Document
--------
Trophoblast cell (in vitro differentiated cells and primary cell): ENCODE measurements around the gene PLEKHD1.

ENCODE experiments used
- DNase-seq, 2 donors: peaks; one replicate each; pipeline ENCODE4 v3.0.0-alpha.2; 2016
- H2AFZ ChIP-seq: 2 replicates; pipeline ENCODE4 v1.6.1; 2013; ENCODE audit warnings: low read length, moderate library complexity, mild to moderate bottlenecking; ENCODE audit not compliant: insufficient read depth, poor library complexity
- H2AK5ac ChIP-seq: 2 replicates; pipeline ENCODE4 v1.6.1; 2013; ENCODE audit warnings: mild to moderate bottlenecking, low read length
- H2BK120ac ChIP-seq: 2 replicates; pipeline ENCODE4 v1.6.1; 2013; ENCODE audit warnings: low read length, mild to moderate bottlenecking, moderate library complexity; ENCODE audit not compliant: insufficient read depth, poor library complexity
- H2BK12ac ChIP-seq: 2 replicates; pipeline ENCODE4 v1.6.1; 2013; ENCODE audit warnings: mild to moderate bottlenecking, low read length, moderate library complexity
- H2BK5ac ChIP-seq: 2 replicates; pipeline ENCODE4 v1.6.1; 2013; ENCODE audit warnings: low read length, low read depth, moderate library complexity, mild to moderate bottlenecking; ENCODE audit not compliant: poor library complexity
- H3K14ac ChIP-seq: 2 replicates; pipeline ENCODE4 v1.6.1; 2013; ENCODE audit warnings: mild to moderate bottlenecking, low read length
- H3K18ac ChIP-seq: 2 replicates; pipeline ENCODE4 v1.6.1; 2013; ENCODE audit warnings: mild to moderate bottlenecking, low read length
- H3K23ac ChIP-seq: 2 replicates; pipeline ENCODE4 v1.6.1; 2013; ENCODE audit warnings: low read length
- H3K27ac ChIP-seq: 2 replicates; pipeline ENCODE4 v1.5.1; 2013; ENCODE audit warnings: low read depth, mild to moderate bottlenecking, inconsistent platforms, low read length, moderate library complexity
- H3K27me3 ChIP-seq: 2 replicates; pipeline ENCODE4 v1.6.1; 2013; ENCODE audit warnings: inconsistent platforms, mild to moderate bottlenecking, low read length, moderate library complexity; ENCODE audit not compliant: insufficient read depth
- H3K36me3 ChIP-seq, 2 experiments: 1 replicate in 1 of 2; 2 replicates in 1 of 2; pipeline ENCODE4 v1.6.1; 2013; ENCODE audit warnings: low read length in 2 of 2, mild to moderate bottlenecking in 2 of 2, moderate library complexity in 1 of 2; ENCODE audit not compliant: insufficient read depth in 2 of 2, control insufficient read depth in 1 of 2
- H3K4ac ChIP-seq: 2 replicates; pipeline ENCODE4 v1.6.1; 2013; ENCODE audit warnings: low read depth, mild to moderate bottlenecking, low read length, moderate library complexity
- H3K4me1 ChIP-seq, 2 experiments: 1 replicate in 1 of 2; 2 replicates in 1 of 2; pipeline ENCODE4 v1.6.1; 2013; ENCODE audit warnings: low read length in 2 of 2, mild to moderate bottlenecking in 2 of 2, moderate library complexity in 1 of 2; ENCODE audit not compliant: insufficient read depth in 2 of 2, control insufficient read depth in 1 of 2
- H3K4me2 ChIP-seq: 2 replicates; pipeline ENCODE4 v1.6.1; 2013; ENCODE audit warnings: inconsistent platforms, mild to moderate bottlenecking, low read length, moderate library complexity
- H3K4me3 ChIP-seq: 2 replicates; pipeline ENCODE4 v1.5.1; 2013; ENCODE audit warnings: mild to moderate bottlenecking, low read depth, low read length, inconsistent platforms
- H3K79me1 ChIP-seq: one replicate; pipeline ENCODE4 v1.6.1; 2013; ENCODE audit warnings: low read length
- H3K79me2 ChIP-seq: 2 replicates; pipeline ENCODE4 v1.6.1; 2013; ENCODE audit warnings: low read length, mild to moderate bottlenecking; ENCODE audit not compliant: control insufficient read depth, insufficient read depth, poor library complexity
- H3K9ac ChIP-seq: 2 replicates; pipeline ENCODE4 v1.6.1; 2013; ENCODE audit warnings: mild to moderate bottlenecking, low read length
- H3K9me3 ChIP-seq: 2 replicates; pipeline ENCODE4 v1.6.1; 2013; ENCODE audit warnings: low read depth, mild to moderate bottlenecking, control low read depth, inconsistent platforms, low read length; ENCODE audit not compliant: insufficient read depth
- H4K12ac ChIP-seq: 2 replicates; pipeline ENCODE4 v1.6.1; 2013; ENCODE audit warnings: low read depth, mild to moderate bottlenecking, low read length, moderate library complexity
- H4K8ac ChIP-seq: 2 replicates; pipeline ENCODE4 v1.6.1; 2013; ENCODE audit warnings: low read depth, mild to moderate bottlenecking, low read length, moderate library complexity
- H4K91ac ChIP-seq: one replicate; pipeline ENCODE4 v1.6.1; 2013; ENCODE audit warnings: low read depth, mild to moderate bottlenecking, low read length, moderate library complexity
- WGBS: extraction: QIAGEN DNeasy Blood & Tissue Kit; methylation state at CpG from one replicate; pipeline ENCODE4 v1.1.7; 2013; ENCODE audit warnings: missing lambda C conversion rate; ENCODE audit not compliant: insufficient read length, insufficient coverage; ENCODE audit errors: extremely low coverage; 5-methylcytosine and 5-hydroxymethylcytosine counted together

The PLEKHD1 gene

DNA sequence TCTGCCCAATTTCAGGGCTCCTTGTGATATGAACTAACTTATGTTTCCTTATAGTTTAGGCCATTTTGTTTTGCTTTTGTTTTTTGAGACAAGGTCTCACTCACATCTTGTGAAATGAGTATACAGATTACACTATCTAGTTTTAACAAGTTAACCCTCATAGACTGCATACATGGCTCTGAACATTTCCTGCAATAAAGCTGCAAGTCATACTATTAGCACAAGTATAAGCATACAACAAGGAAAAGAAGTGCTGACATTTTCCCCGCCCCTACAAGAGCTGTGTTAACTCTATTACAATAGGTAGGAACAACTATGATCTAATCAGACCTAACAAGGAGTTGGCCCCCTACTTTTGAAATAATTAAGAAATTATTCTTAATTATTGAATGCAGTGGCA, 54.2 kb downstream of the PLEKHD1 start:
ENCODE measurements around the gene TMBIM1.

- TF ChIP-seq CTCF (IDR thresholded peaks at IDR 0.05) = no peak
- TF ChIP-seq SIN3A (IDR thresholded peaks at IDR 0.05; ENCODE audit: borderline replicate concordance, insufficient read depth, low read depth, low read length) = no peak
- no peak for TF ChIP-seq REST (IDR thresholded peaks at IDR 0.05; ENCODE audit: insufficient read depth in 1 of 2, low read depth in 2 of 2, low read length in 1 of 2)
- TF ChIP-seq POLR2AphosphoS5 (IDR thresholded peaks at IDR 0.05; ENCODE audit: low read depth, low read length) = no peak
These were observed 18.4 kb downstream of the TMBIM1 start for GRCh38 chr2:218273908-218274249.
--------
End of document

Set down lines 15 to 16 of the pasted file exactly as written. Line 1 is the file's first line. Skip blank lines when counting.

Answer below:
- H3K4ac ChIP-seq: 2 replicates; pipeline ENCODE4 v1.6.1; 2013; ENCODE audit warnings: low read depth, mild to moderate bottlenecking, low read length, moderate library complexity
- H3K4me1 ChIP-seq, 2 experiments: 1 replicate in 1 of 2; 2 replicates in 1 of 2; pipeline ENCODE4 v1.6.1; 2013; ENCODE audit warnings: low read length in 2 of 2, mild to moderate bottlenecking in 2 of 2, moderate library complexity in 1 of 2; ENCODE audit not compliant: insufficient read depth in 2 of 2, control insufficient read depth in 1 of 2